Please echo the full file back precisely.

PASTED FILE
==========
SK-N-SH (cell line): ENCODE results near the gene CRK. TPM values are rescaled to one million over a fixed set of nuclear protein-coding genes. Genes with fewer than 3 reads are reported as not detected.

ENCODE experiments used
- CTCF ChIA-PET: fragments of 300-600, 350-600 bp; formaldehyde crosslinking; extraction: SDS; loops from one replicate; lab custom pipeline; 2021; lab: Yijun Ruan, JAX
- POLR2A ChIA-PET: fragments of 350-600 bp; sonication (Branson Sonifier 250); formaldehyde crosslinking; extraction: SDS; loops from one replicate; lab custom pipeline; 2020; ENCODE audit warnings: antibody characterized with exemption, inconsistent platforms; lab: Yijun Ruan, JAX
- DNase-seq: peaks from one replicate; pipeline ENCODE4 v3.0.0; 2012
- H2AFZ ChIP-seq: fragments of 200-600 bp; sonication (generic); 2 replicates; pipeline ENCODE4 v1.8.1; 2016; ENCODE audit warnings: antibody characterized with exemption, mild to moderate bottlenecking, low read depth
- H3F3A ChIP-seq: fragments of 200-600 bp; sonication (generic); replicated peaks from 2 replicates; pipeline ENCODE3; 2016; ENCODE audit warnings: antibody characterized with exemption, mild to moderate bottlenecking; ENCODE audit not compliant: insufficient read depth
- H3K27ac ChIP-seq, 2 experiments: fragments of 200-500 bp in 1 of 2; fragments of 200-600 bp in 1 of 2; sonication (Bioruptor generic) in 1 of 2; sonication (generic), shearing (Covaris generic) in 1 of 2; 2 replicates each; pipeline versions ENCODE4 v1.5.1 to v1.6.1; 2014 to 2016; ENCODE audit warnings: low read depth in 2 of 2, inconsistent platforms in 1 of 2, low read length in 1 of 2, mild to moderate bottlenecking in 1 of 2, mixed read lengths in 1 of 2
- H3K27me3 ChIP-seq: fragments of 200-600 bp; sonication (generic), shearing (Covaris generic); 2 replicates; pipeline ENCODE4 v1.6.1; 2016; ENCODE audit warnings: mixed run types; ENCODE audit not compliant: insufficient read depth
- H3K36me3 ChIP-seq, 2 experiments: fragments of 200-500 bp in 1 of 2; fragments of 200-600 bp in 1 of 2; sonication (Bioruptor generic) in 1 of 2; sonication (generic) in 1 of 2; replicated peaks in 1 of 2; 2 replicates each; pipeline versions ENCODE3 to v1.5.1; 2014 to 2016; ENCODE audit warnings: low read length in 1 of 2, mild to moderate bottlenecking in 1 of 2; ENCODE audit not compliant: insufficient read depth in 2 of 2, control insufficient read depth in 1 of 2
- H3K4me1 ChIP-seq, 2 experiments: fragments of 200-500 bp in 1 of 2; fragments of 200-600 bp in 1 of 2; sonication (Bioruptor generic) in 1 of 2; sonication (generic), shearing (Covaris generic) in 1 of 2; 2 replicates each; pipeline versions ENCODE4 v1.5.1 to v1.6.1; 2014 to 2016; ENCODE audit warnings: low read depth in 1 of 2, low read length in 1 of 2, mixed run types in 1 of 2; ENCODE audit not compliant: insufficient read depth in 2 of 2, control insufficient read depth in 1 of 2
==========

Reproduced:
SK-N-SH (cell line): ENCODE results near the gene CRK. TPM values are rescaled to one million over a fixed set of nuclear protein-coding genes. Genes with fewer than 3 reads are reported as not detected.

ENCODE experiments used
- CTCF ChIA-PET: fragments of 300-600, 350-600 bp; formaldehyde crosslinking; extraction: SDS; loops from one replicate; lab custom pipeline; 2021; lab: Yijun Ruan, JAX
- POLR2A ChIA-PET: fragments of 350-600 bp; sonication (Branson Sonifier 250); formaldehyde crosslinking; extraction: SDS; loops from one replicate; lab custom pipeline; 2020; ENCODE audit warnings: antibody characterized with exemption, inconsistent platforms; lab: Yijun Ruan, JAX
- DNase-seq: peaks from one replicate; pipeline ENCODE4 v3.0.0; 2012
- H2AFZ ChIP-seq: fragments of 200-600 bp; sonication (generic); 2 replicates; pipeline ENCODE4 v1.8.1; 2016; ENCODE audit warnings: antibody characterized with exemption, mild to moderate bottlenecking, low read depth
- H3F3A ChIP-seq: fragments of 200-600 bp; sonication (generic); replicated peaks from 2 replicates; pipeline ENCODE3; 2016; ENCODE audit warnings: antibody characterized with exemption, mild to moderate bottlenecking; ENCODE audit not compliant: insufficient read depth
- H3K27ac ChIP-seq, 2 experiments: fragments of 200-500 bp in 1 of 2; fragments of 200-600 bp in 1 of 2; sonication (Bioruptor generic) in 1 of 2; sonication (generic), shearing (Covaris generic) in 1 of 2; 2 replicates each; pipeline versions ENCODE4 v1.5.1 to v1.6.1; 2014 to 2016; ENCODE audit warnings: low read depth in 2 of 2, inconsistent platforms in 1 of 2, low read length in 1 of 2, mild to moderate bottlenecking in 1 of 2, mixed read lengths in 1 of 2
- H3K27me3 ChIP-seq: fragments of 200-600 bp; sonication (generic), shearing (Covaris generic); 2 replicates; pipeline ENCODE4 v1.6.1; 2016; ENCODE audit warnings: mixed run types; ENCODE audit not compliant: insufficient read depth
- H3K36me3 ChIP-seq, 2 experiments: fragments of 200-500 bp in 1 of 2; fragments of 200-600 bp in 1 of 2; sonication (Bioruptor generic) in 1 of 2; sonication (generic) in 1 of 2; replicated peaks in 1 of 2; 2 replicates each; pipeline versions ENCODE3 to v1.5.1; 2014 to 2016; ENCODE audit warnings: low read length in 1 of 2, mild to moderate bottlenecking in 1 of 2; ENCODE audit not compliant: insufficient read depth in 2 of 2, control insufficient read depth in 1 of 2
- H3K4me1 ChIP-seq, 2 experiments: fragments of 200-500 bp in 1 of 2; fragments of 200-600 bp in 1 of 2; sonication (Bioruptor generic) in 1 of 2; sonication (generic), shearing (Covaris generic) in 1 of 2; 2 replicates each; pipeline versions ENCODE4 v1.5.1 to v1.6.1; 2014 to 2016; ENCODE audit warnings: low read depth in 1 of 2, low read length in 1 of 2, mixed run types in 1 of 2; ENCODE audit not compliant: insufficient read depth in 2 of 2, control insufficient read depth in 1 of 2